Robert Wachter is widely regarded as a leading figure in the modern
movement. Together with Dr. Lee Goldman, he coined the
term “hospitalist” in an influential 1996 essay in The New England
Journal of Medicine. His most recent book, Understanding Patient
Safety, (McGraw-Hill, 2008) examines the factors that have contributed
to what is often described as “an epidemic” facing American hospitals.
His posts appear semi-regularly on THCB and on his own blog “Wachter’s World.”
So Zagat will now be rating doctors, using the methods it perfected helping you find the best sushi in Brooklyn Heights. What’s next, Consumer Reports rating grad schools? Fodor rating auto mechanics?
Whatever you think of Zagat’s cross-dressing, it again demonstrates the bottomless market for doctor rankings. HealthGrades, the Colorado company that breathlessly delivers its “200,000 Americans died from
medical errors in 200X!” pronouncements every year (grabbing a bunch of headlines, despite the fact that this report is based on measures that were not intended for this purpose and really aren’t measuring deaths from errors), appears to be doing quite well,
thank you, largely fueled by its doctor ratings. And every metropolis’s city magazine has its “[Your City’s Name Goes Here]’s Best Doctors” issue, based almost entirely on peer surveys. Most docs scoff at these
ratings (particularly docs like me who haven’t made their city’s list), but they clearly move magazines. [I’ll discuss hospital rankings, especially US News & World Report’s Best Hospitals list, in a future posting.]
byClearly, real people want to know who is a good doctor. But how should we be approaching this task?
have the privilege of serving on the board of the American Board of Internal Medicine. ABIM, and the other specialty boards, have generally taken their charge to be to determine “competence” (with board pass rates generally above 90%, a pretty low bar) and then not to differentiate further. A doc is either board certified or she’s not. End of report.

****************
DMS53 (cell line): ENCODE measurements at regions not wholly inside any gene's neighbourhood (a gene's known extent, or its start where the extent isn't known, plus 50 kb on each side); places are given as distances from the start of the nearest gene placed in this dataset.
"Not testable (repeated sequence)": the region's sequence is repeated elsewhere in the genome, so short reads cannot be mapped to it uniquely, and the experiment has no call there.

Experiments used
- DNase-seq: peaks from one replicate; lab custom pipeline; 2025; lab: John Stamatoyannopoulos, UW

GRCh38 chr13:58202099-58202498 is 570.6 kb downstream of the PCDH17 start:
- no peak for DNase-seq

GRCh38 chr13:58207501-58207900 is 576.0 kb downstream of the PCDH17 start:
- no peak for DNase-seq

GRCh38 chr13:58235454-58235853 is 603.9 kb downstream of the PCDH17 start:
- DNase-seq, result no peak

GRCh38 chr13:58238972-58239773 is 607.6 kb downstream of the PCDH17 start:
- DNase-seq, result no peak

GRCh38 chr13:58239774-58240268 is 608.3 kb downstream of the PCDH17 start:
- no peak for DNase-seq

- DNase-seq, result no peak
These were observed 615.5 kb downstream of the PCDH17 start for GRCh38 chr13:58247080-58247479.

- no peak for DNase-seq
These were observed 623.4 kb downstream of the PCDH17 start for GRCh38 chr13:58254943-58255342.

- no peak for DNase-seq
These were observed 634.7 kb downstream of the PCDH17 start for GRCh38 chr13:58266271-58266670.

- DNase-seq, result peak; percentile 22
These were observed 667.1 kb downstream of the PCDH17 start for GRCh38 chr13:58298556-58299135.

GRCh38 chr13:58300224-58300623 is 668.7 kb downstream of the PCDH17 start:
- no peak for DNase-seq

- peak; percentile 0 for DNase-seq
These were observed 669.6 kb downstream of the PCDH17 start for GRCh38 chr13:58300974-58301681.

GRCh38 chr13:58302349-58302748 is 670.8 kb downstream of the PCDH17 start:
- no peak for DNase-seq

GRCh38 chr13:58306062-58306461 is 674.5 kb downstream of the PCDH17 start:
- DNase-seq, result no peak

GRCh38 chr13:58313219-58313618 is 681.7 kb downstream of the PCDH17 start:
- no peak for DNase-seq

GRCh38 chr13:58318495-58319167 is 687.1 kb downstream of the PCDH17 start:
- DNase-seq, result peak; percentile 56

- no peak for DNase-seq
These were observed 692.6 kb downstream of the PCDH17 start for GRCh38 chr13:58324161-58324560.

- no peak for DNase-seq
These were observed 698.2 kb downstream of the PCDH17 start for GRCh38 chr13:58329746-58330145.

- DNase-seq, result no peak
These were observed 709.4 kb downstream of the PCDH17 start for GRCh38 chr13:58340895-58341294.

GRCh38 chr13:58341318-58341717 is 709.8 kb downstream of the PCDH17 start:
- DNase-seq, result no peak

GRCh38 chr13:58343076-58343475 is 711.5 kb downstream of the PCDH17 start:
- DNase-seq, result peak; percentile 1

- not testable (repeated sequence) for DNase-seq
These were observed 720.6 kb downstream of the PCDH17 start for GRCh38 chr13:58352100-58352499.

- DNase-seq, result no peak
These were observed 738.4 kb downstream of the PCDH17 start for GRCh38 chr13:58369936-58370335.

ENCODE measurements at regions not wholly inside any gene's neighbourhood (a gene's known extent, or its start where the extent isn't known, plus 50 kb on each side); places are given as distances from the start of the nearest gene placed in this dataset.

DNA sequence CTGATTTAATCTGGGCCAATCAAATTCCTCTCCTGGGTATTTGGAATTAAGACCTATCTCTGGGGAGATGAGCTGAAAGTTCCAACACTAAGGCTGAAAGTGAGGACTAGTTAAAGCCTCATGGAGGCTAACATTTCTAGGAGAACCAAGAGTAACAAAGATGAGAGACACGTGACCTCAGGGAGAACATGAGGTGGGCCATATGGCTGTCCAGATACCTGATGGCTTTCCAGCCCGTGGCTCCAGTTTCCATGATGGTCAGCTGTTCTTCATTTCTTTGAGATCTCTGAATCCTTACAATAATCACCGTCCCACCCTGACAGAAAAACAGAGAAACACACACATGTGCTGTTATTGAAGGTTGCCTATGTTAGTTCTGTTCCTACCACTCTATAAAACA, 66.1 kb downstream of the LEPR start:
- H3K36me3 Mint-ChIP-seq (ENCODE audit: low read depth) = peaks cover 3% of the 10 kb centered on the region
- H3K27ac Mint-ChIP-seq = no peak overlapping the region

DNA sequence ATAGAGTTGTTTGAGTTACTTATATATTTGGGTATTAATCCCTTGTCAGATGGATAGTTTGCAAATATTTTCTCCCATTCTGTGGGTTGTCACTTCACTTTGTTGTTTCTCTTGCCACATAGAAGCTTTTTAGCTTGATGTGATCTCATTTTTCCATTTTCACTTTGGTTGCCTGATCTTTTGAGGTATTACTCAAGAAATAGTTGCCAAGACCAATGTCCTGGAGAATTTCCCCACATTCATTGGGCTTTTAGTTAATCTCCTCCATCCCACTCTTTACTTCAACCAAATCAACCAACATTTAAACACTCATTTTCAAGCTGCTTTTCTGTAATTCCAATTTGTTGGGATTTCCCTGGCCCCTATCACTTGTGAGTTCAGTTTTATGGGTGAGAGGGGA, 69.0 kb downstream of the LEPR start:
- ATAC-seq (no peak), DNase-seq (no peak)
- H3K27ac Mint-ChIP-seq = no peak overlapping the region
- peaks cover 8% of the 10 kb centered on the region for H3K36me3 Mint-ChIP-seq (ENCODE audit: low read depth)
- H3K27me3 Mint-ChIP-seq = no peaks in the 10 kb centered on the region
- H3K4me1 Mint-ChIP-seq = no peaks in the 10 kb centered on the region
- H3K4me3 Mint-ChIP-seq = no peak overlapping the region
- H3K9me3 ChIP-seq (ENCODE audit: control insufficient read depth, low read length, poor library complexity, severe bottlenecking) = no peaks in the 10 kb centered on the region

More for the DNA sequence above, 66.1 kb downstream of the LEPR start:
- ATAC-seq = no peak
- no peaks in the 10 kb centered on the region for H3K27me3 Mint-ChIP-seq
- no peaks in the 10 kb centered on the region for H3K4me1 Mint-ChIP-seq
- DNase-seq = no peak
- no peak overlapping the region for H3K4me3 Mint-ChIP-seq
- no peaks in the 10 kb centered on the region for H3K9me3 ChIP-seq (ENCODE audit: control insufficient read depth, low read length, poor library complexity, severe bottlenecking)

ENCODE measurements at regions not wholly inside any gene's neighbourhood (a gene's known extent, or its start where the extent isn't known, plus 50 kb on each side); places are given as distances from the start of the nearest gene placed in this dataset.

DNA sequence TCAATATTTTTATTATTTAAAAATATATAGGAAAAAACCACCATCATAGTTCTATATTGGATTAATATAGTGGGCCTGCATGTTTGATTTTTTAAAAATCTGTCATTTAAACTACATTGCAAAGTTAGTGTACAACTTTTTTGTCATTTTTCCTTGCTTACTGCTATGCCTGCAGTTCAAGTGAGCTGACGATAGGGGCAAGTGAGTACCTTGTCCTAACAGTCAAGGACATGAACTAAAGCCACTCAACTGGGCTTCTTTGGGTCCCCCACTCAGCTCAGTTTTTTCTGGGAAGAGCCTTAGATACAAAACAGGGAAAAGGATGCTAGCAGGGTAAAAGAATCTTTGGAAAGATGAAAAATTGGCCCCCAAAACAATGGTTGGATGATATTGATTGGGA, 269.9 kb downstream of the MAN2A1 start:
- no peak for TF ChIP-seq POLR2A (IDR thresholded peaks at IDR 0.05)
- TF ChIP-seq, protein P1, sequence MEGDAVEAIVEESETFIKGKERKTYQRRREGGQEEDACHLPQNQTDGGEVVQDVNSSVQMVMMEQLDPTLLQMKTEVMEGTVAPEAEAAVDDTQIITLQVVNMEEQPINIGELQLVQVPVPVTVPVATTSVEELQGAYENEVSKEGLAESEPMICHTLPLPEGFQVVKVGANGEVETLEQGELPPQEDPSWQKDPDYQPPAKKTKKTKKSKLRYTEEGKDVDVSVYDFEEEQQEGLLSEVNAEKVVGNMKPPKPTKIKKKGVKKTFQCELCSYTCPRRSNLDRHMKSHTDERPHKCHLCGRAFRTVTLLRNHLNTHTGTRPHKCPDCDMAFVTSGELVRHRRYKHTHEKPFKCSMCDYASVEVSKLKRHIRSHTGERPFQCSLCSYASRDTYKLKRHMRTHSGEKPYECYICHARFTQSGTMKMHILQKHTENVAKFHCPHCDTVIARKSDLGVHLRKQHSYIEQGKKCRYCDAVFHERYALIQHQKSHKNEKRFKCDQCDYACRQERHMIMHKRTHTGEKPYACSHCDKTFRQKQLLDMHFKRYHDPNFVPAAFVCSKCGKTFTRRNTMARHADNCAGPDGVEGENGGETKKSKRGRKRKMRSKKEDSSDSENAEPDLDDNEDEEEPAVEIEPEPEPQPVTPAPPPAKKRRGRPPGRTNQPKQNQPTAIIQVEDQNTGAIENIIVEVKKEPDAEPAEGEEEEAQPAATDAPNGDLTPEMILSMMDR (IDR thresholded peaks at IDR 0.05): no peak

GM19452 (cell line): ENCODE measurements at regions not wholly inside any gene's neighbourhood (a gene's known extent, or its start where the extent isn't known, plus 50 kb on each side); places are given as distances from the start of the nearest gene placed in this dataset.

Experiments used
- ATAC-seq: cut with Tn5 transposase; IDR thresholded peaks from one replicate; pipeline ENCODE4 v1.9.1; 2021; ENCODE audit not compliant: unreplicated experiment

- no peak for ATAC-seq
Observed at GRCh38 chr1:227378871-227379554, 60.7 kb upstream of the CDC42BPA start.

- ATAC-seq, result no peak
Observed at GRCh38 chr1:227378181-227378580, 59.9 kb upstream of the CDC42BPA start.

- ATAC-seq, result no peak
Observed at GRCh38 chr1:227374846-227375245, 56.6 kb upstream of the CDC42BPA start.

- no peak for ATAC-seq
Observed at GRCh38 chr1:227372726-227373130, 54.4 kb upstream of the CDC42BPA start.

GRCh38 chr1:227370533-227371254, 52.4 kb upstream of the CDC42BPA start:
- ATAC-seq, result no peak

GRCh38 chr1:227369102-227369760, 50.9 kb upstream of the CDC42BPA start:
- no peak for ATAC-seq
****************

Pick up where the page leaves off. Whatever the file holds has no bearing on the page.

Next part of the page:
recently finalized strategic plan includes a commitment to make public
more information about diplomates if and when it feels such
distinctions are scientifically valid and dissemination would promote
high quality care. Dr. Kevin Weiss, the new president of the American Board of Medical Specialties
(the umbrella organization for all the specialty boards) might go even
further, faster. He recently went on record as favoring having the
Boards enter the doctor ranking business – not just determining
competence, but differentiating excellence from not-so-much. In a
recent talk to the ABIM board in Dallas, Dr. Weiss held a copy of Dallas Magazine’s
Best Doctors issue and dramatically observed that if the Boards don’t
get into this game, others – with far less allegiance to scientific and
psychometric Truth – will. Needless to say, his remarks generated a wee
bit of controversy.
I’m also on Google’s Healthcare Advisory Board. [Note that my
comments about ABIM and Google represent my own opinions, not those of
these fine organizations, and do not divulge any trade secrets. You
decide whether to buy more Google stock on your own.] Anyhooo, it
wouldn’t surprise you to learn that Google is also thinking
about what contribution it can make to the doctor rating “space.” But
how to balance consumer rankings (a la Zagat), which will invariably
tilt toward bedside manner and office amenities (not unimportant
things, but ones that may be quite different from clinical acumen),
with more meaningful assessments of clinical competence? And, as I discussed earlier this month,
even when you add standard process and outcome measures to the brew,
we’re still stuck scratching our heads about how to factor in clinical
knowledge and decision making, things that today’s quality measures
completely whiff on.
The stakes are immense, and a balanced approach is more likely to
bear fruit than any single peephole.
Ultimately, if I’m choosing a doc for me or a loved one, I’d like to
know it all: bedside manner (4 stars from Zagat), structural measures
(is the doctor’s office computerized?), process measures (are diabetics
getting statins appropriately?), surrogate outcomes (what’s the average
hemoglobin A1c?), and hard outcomes (what are the risk-adjusted
mortality or hospitalization rates?). And then I’d like the appropriate
specialty board (ABIM, American Board of Surgery, etc.) to tell me
whether the physician is meaningfully engaged in quality improvement
activities, and how well he or she did on the certifying exam – the
best measure we have of knowledge and clinical judgment. Yes, you heard
me right: I’d like the Board to tell me whether the doc was in 5th
percentile on the certifying exam or the 87th. It doesn’t pass the
smell test to say that we consider both these board certified docs to
be undifferentiate-able. In this new era of transparency, if we
physicians would want that information before choosing a doc for
ourselves (and I sure would), then I believe that patients should have
access to it as well.
And then I’d like Google or somebody else
to put all of this together into an attractive, user-friendly page that
pops up when I type “Best Doctor Diabetes San Francisco” into a search
engine, along with directions to the office, a link to his appointment
calendar… and a parking spot.
Coming soon? The people have spoken, and the people have an uncanny way of getting what they want.